Slide decks that were shared at the Small Group Convening on Marketplace and Department of Insurance Innovations that was held on May 24, 2022 in Philadelphia, PA.
The Affordable Care Act (ACA) sets up a structure with key roles for both federal and state policymakers. From establishing a state-based marketplace to a temporary Maryland supplemental reinsurance program, Maryland has taken steps to make health insurance more affordable. This case study describes the measures taken by the state to improve affordability and coverage, identifies unique program design features, and discusses their bipartisan appeal as experienced in Maryland. Maryland’s efforts can serve as a helpful framework for other similarly situated states seeking to address pressing health coverage affordability issues.
Eight states require or will require insurers to offer health plans with standardized benefit plans in the individual market, and several more are considering requiring such standardization in the future. On Wednesday, November 6, 2019 at 1:00 p.m. ET, SHVS hosted a webinar on the opportunities for states to implement standardized benefit designs, either through their health insurance marketplace or as part of a public option plan, issues to consider in developing standardized options, communicating with stakeholders, and leveraging standardized designs to improve affordability for enrollees and encourage maintenance of coverage. The webinar reviewed the development of standardized designs through state-based marketplaces, their role in Washington and other states’ public option proposals, operational requirements to improve the end-user experience, and data collection and analysis needs.
The Centers for Medicare & Medicaid Services (CMS) recently released the proposed annual Notice of Benefit and Payment Parameters for plan year 2020. The Notice proposes regulatory and financial parameters for qualified health plans on the Exchanges, plans in the individual, small group, and large group markets, and self-funded group health plans. State Health and Value Strategies hosted a webinar for states Friday, January 25 at 1:00 p.m. E.T. During this webinar, experts walked through key components of the notice and discuss potential state considerations and options for commenting on the proposed rule.
On Wednesday, November 28, State Health and Value Strategies hosted a webinar for state officials with technical experts to discuss the implications of the proposed health reimbursement arrangements (HRA) rule and possible state responses. The U.S. Departments of Health and Human Services, Labor, and Treasury recently released proposed regulations easing the rules governing HRA and other account-based, tax-preferred health care benefits. The webinar featured Jason Levitis, who led ACA implementation at the U.S. Treasury Department, as well as experts from Georgetown University’s Center on Health Insurance Reforms and from Manatt Health.
Improving Online Health Insurance Marketplaces: The Critical Nature of Direct Observation in Assessing the Consumer User Experience (UX)
As the fourth open enrollment period under the Affordable Care Act (ACA) approaches, online health insurance marketplaces must consider ways in which they can assess the consumer user experience in order to make continued improvements. Direct consumer observation, known as Consumer User Experience (UX) assessment, represents one such tactic that could serve as a very valuable tool for marketplaces as they continue their future strategic planning. This issue brief, prepared by Claudia Page, examines UX assessment channels and provides a closer look at what can be learned by directly observing actual consumers as they apply for coverage.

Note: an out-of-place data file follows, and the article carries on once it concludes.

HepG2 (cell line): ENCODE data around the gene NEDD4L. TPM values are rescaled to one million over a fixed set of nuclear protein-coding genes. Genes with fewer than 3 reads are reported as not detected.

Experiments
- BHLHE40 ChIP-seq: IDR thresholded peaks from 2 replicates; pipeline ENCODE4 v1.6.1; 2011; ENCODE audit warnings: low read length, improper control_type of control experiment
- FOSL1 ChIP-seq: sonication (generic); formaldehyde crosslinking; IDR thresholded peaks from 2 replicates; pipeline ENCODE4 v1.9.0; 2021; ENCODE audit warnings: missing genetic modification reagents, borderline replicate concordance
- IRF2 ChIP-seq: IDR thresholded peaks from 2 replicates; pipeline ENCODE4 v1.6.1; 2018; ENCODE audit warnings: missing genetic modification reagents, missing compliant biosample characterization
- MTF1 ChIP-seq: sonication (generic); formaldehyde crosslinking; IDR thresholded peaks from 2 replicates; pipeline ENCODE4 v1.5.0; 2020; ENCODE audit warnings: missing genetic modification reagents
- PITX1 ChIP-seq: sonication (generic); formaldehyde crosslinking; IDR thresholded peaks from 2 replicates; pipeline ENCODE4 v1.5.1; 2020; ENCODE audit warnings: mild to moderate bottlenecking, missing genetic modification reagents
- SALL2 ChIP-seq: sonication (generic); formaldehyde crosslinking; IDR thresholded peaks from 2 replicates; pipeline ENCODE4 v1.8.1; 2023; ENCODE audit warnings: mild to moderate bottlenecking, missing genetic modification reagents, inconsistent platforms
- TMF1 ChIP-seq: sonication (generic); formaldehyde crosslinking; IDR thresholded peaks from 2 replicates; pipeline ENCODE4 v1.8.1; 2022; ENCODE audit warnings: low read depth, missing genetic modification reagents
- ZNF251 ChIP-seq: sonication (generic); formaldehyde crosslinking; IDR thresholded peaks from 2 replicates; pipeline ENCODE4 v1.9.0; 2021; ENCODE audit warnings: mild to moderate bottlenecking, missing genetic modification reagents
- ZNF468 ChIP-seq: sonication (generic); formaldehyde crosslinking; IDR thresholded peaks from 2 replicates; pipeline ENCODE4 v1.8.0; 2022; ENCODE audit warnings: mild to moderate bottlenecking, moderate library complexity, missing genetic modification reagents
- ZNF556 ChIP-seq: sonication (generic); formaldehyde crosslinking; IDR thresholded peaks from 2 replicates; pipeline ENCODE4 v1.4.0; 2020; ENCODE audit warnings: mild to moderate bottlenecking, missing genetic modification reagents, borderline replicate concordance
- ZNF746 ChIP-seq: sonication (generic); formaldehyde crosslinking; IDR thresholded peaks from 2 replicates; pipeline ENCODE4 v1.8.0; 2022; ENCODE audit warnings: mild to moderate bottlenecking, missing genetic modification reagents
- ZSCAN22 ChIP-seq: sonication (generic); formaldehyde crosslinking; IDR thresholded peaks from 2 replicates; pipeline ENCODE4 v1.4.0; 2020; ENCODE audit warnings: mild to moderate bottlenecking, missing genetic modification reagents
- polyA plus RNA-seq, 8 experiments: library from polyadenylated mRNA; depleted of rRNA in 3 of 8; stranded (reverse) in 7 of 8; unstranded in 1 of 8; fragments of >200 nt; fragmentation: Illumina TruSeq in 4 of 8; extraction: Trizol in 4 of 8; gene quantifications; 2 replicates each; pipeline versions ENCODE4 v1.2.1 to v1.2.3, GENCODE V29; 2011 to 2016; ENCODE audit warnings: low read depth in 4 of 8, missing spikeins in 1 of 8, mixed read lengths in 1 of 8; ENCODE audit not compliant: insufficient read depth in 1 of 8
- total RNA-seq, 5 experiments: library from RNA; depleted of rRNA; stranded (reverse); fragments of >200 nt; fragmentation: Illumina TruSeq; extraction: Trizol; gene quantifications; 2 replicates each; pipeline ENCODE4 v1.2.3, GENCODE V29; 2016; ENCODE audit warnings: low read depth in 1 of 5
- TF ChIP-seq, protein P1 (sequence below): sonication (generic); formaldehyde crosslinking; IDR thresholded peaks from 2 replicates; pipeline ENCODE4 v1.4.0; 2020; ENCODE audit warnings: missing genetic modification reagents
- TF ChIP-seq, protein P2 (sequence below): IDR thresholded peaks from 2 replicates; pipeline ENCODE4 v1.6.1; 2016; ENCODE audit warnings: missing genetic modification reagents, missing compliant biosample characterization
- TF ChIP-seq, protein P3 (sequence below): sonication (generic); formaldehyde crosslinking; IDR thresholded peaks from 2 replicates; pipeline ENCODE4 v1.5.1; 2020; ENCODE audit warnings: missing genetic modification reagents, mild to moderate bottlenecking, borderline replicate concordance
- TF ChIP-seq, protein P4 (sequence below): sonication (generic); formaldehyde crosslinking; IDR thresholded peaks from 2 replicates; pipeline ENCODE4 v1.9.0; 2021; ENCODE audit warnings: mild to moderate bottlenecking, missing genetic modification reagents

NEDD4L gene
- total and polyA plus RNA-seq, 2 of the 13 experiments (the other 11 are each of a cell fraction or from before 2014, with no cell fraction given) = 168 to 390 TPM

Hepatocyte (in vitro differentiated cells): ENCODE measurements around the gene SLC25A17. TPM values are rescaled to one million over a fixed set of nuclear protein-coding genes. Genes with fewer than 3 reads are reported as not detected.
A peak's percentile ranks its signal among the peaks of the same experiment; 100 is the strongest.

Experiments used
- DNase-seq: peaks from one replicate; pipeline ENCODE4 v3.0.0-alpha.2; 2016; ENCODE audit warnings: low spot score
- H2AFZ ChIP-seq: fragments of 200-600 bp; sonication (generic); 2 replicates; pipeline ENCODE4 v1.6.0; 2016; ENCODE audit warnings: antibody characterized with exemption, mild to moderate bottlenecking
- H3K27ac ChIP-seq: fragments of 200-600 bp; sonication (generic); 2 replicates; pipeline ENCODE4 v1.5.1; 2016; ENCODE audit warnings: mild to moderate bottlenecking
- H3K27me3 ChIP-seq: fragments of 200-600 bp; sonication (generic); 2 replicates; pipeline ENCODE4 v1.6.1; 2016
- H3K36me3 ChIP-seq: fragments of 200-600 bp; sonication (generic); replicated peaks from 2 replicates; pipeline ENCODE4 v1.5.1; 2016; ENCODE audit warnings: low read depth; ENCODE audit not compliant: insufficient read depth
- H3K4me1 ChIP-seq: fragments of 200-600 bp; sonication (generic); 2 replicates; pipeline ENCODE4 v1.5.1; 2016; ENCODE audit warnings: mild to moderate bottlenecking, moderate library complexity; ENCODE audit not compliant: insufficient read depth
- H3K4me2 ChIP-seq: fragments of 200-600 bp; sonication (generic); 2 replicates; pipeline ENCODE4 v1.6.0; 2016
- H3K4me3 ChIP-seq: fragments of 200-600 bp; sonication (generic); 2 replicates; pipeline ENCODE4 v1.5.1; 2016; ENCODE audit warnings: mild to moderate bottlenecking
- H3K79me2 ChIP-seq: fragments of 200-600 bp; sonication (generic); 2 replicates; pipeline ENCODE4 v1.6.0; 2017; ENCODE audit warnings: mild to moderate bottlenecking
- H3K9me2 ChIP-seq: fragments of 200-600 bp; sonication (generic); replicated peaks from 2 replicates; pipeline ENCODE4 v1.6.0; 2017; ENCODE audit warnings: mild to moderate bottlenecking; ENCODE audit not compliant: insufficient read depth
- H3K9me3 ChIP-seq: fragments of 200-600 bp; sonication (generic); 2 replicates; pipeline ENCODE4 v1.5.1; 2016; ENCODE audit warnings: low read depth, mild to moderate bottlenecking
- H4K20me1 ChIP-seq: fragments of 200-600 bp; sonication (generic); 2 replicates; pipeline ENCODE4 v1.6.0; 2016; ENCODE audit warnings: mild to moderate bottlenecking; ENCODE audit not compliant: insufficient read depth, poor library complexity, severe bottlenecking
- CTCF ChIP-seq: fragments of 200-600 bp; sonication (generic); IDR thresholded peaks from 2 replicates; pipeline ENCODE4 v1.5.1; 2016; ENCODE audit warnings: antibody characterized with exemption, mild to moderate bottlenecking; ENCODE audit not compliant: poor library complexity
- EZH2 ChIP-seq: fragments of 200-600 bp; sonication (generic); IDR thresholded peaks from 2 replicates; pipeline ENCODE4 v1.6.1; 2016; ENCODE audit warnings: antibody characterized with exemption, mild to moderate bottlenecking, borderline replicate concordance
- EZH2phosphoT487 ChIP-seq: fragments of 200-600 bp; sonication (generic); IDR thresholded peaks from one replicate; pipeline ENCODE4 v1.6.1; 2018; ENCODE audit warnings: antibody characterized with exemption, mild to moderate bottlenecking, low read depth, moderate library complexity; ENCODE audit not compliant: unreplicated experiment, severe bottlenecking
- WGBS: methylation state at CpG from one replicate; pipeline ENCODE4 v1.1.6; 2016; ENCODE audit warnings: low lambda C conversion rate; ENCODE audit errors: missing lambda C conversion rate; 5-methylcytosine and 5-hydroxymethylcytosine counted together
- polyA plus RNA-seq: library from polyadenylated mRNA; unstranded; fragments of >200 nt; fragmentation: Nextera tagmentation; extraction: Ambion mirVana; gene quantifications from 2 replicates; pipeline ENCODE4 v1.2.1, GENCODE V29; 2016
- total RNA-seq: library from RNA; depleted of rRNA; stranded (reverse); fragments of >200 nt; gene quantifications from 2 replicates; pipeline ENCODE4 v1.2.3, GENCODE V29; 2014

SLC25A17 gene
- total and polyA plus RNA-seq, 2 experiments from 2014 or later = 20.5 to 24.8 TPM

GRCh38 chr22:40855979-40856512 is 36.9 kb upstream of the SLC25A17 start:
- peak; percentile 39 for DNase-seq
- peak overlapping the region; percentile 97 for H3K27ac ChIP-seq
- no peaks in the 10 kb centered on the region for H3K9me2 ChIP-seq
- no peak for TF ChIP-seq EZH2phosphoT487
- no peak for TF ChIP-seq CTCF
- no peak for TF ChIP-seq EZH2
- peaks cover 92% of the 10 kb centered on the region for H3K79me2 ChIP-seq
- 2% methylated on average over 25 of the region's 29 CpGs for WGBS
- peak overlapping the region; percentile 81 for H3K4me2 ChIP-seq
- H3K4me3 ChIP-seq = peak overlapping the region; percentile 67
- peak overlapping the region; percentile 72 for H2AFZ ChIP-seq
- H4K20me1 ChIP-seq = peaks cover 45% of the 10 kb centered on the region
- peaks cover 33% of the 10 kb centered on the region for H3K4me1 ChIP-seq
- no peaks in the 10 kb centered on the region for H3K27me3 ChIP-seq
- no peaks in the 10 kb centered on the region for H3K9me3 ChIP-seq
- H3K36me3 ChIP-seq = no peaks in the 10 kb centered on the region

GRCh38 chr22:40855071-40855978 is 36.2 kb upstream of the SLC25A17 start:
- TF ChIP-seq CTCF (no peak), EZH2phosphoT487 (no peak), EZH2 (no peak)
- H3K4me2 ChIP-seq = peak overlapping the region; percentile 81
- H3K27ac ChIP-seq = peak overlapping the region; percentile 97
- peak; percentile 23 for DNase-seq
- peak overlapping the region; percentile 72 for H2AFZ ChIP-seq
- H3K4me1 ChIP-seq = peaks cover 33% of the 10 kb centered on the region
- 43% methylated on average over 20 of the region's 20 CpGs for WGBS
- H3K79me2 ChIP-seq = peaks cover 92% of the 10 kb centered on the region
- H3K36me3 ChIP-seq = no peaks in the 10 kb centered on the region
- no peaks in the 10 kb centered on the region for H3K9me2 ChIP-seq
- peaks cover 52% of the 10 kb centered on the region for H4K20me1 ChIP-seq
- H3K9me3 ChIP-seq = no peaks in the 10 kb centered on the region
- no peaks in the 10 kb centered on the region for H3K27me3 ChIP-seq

Webinar: Final 2017 Notice of Benefit and Payment Parameters and Letter to Federal Marketplace Issuers
The Department of Health and Human Services (HHS) recently published its final Notice of Benefit and Payment Parameters for 2017, as well as the final version of its 2017 letter to Qualified Health Plan (QHP) issuers participating in the federally-facilitated marketplace (FFM). The State Network team at Manatt Health led a webinar explaining this final rule and what it will mean for states.
The recently released Proposed Payment Notice for 2017 formalizes a fourth model of marketplace – State-Based Marketplace/Federal Platform. Along with State Based Marketplaces, State Partnership Marketplaces and the Federally Facilitated Marketplace, states have a range of choices for what their Marketplace looks like. A key question for states will be how these different models help to achieve coverage goals.
The State Network 1332 Waivers Affinity Group continued in October with a new presentation from the team at Manatt Health Solutions. This ongoing series has included presentations providing an overview of the basics around these waivers, including statutory guardrails, discussions on what can and cannot be waived, and potential opportunities available to states through the waiver process, while this presentation focused more deeply on potential coordination between 1332 and 1115 waivers, including general guardrails and budget neutrality.
Financing Shared Administrative Functions Between State-Based Marketplaces and State Medicaid Programs: Cost Allocation Methodologies
The Affordable Care Act (ACA) provides opportunities for expanded access to health coverage through both the expansion of Medicaid and the establishment of health insurance marketplaces. State-based marketplaces (SBMs), as pathways to both public and private health coverage, are required to perform cross-program functions that support access to both qualified health plans (QHPs) available through the marketplace, as well as coverage through Medicaid. While these shared functions create an opportunity for savings through enhanced efficiency, they also require states to properly attribute funding to both through a process known as cost allocation.